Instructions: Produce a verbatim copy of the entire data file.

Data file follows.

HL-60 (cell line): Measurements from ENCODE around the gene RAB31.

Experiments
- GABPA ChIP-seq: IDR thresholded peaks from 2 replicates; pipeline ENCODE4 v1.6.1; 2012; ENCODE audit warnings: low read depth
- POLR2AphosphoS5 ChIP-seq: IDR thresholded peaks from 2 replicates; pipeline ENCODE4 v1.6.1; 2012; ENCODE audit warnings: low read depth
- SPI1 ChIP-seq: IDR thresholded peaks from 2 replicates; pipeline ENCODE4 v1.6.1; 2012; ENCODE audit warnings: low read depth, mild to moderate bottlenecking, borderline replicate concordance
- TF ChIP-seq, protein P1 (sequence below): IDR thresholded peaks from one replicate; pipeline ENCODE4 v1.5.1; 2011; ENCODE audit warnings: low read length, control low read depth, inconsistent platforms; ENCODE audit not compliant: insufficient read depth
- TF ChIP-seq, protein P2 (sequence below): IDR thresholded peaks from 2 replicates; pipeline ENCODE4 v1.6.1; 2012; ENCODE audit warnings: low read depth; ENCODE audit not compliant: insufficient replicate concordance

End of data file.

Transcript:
HL-60 (cell line): Measurements from ENCODE around the gene RAB31.

Experiments
- GABPA ChIP-seq: IDR thresholded peaks from 2 replicates; pipeline ENCODE4 v1.6.1; 2012; ENCODE audit warnings: low read depth
- POLR2AphosphoS5 ChIP-seq: IDR thresholded peaks from 2 replicates; pipeline ENCODE4 v1.6.1; 2012; ENCODE audit warnings: low read depth
- SPI1 ChIP-seq: IDR thresholded peaks from 2 replicates; pipeline ENCODE4 v1.6.1; 2012; ENCODE audit warnings: low read depth, mild to moderate bottlenecking, borderline replicate concordance
- TF ChIP-seq, protein P1 (sequence below): IDR thresholded peaks from one replicate; pipeline ENCODE4 v1.5.1; 2011; ENCODE audit warnings: low read length, control low read depth, inconsistent platforms; ENCODE audit not compliant: insufficient read depth
- TF ChIP-seq, protein P2 (sequence below): IDR thresholded peaks from 2 replicates; pipeline ENCODE4 v1.6.1; 2012; ENCODE audit warnings: low read depth; ENCODE audit not compliant: insufficient replicate concordance